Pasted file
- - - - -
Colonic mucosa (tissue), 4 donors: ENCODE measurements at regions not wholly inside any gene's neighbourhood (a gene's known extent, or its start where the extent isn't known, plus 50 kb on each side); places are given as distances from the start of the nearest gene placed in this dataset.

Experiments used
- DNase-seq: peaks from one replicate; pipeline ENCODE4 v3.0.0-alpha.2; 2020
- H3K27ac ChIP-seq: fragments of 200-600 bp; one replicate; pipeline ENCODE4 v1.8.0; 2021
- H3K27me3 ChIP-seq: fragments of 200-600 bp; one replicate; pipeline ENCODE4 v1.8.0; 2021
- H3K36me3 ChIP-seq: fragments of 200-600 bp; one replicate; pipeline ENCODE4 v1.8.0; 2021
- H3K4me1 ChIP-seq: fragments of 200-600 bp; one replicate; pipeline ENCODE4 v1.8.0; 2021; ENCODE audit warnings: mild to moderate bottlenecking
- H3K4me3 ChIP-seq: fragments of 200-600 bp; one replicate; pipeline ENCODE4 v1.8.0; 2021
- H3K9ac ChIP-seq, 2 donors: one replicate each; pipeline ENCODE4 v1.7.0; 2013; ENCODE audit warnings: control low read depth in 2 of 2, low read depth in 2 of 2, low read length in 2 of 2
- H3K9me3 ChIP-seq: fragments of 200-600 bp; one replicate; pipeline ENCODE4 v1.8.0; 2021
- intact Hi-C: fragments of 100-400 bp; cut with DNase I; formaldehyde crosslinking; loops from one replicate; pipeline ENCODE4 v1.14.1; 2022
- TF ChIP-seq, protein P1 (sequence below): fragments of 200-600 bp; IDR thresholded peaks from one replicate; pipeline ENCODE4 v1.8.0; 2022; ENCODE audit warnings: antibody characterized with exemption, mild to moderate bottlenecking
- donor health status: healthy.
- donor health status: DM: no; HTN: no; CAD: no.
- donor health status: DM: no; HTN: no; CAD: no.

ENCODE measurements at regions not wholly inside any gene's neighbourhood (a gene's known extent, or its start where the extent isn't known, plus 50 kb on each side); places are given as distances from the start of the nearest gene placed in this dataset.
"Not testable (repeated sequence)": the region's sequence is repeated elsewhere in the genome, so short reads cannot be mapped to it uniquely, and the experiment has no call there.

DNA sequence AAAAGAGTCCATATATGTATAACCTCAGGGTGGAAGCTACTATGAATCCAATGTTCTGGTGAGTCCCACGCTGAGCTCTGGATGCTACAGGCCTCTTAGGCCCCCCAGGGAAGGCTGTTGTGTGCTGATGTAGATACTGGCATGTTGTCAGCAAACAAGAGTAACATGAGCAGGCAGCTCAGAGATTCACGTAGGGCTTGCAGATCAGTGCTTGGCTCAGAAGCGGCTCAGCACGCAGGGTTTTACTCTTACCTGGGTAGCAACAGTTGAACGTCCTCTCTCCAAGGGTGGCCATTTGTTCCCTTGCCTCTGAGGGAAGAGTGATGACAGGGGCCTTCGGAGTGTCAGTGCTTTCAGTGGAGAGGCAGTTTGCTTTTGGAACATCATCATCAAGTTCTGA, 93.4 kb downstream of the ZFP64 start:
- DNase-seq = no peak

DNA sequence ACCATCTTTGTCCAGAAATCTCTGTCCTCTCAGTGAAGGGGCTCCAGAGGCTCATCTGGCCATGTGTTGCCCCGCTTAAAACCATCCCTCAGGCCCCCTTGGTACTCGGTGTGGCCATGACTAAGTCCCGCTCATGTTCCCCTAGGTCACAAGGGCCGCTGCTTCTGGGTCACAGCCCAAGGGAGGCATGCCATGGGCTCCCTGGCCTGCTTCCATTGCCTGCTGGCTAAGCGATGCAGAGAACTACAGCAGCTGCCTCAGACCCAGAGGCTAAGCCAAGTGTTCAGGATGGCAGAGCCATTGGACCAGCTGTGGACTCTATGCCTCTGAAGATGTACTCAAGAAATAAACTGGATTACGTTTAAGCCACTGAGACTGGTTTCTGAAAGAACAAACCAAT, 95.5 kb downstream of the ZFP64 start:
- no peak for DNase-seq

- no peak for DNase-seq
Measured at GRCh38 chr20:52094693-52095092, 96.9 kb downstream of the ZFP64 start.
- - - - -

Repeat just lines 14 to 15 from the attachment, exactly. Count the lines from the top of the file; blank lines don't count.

- donor health status: DM: no; HTN: no; CAD: no.
- donor health status: DM: no; HTN: no; CAD: no.